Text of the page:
7. The TUC need to take a much firmer line on things like this. Repeat offenders like Community need to be threatened with expulsion from the TUC. However, it’s not just “rogue” unions like Community who get up to this sort of thing. I have a friend who was organising a workplace, and getting close to 50% union density (enough to get RMT recognised) and the management out of the blue cut a recognition deal with Unite (this was pre-McClusky when that was the conservative option). It happens far too often, and can lead to serious divisions in the workforce. The danger is that some who have been organised by GMB, and are loyal to them, remain members of that union, others join Community, and when there’s a dispute they can’t/won’t work together.

  8. brianthedog on said:

    Tim N,

    This would be by any chance anything to do London Buses and Trams which is and has been always T&G?Unite sphere of influence as there were attempts of poaching by the RMT?

    When this was finally resolved and the RMT backed off the some of the workers then got involved with the Workers of England Union which has links with the far right.

  9. brianthedog on said:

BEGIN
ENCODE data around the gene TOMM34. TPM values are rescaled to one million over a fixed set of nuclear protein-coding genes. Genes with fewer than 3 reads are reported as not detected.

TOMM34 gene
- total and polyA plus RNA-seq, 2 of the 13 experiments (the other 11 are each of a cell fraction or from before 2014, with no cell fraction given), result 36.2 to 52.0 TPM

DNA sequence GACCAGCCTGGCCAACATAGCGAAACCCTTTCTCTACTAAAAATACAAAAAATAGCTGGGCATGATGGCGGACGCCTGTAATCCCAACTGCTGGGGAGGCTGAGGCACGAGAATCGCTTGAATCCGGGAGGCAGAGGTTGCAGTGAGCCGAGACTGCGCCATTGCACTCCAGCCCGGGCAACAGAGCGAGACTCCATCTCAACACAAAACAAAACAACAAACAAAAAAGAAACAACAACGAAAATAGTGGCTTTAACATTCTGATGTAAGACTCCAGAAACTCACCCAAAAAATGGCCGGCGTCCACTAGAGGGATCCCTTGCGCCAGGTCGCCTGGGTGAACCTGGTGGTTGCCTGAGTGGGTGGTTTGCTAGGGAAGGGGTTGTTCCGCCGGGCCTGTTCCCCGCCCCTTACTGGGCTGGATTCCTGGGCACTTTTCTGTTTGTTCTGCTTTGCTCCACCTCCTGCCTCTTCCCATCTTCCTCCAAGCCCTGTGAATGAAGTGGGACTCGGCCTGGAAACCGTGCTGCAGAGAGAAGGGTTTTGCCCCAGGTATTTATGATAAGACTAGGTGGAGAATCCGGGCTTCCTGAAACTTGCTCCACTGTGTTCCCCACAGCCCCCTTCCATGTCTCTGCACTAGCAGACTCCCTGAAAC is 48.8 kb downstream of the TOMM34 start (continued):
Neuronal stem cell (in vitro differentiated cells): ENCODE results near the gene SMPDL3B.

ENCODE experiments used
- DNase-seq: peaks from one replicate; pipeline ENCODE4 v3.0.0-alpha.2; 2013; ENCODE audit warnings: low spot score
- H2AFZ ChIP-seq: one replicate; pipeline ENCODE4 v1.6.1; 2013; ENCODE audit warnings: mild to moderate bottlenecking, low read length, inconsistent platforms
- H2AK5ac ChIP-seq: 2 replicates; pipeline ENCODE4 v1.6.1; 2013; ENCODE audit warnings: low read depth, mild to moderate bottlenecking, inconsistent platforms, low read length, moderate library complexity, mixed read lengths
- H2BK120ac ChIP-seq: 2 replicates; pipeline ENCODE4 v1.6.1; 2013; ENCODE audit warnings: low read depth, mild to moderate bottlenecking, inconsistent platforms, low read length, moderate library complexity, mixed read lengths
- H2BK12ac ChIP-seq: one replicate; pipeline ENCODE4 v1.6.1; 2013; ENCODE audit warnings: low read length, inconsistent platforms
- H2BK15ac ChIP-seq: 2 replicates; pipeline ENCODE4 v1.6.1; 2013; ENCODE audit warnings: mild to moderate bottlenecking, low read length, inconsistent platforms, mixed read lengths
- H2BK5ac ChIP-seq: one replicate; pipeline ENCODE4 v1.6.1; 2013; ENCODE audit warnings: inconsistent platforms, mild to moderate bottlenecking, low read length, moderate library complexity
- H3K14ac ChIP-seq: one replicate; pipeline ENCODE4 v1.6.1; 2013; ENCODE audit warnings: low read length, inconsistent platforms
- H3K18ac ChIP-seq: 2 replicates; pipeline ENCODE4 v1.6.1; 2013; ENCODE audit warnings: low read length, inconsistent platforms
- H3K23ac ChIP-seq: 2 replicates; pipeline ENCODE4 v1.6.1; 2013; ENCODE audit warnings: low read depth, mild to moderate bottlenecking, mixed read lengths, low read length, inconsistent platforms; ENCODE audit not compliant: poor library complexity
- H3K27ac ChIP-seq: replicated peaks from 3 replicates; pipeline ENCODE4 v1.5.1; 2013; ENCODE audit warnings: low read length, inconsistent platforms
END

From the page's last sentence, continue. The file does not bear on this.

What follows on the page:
Tim N,

    This wouldn’t by any chance have anything to do London Buses and Trams.

    This is and has always been a T&G then Unite sphere of influence and there were attempts of poaching by the RMT in recent years whilst the late great Bob Crow was GS.

    When this was finally resolved and the RMT backed off then some of the workers got involved with the Workers of England Union which has links with the far right.

    Inter-union rivalry occasionally happens (either by an opportunistic officer or a small group of disgruntled members) and when it does it more often than not only benefits the boss.

    However the ASOS situation goes way beyond this and is a new low.

    Don’t hold your breath about the TUC doing anything substantial about this.

  10. brianthedog: Tim N,

    This wouldn’t by any chance have anything to do London Buses and Trams.

    This is and has always been a T&G then Unite sphere of influence and there were attempts of poaching by the RMT in recent years whilst the late great Bob Crow was GS.

    When this was finally resolved and the RMT backed off then some of the workers got involved with the Workers of England Union which has links with the far right.